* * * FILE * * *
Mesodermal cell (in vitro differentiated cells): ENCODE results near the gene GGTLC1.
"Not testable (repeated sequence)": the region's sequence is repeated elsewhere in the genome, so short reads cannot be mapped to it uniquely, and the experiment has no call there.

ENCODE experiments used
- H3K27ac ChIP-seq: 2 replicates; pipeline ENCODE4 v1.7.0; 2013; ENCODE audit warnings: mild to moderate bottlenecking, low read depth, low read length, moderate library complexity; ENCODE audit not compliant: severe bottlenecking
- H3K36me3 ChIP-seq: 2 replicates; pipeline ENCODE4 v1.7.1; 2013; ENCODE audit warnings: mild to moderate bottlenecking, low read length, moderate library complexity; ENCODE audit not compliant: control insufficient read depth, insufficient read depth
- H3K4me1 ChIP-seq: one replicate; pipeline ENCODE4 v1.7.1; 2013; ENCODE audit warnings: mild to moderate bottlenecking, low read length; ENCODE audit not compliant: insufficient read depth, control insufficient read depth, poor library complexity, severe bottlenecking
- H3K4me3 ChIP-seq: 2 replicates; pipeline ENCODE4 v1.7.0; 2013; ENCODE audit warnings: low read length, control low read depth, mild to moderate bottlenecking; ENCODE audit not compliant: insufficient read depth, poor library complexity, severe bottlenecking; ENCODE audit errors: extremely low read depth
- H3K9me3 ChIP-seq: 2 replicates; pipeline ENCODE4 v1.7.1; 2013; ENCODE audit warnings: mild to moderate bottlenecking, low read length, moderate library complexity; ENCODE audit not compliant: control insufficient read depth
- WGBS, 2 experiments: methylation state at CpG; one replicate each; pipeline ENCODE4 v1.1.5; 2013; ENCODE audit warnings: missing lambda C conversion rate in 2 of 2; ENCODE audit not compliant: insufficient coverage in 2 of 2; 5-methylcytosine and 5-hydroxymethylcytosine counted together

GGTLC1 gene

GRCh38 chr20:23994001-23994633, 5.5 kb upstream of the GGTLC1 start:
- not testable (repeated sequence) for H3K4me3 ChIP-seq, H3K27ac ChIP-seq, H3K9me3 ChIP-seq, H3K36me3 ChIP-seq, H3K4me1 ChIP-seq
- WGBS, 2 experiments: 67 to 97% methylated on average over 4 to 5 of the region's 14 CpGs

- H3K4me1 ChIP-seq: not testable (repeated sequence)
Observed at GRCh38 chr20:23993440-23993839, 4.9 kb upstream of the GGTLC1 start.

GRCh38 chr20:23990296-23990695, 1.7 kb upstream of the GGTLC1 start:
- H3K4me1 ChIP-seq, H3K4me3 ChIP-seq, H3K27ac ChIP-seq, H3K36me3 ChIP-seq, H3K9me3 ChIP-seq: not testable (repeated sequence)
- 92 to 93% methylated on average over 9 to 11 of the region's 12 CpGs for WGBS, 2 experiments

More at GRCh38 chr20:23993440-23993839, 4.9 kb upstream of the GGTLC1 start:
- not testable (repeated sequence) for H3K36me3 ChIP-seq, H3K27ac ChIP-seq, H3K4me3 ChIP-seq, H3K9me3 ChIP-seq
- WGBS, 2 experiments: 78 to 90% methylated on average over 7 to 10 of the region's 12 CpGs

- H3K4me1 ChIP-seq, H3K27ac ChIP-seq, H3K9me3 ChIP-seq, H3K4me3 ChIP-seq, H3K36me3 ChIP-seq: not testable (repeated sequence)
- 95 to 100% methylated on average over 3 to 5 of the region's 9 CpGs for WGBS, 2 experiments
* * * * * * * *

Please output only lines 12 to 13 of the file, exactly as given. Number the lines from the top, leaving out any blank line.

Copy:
- not testable (repeated sequence) for H3K4me3 ChIP-seq, H3K27ac ChIP-seq, H3K9me3 ChIP-seq, H3K36me3 ChIP-seq, H3K4me1 ChIP-seq
- WGBS, 2 experiments: 67 to 97% methylated on average over 4 to 5 of the region's 14 CpGs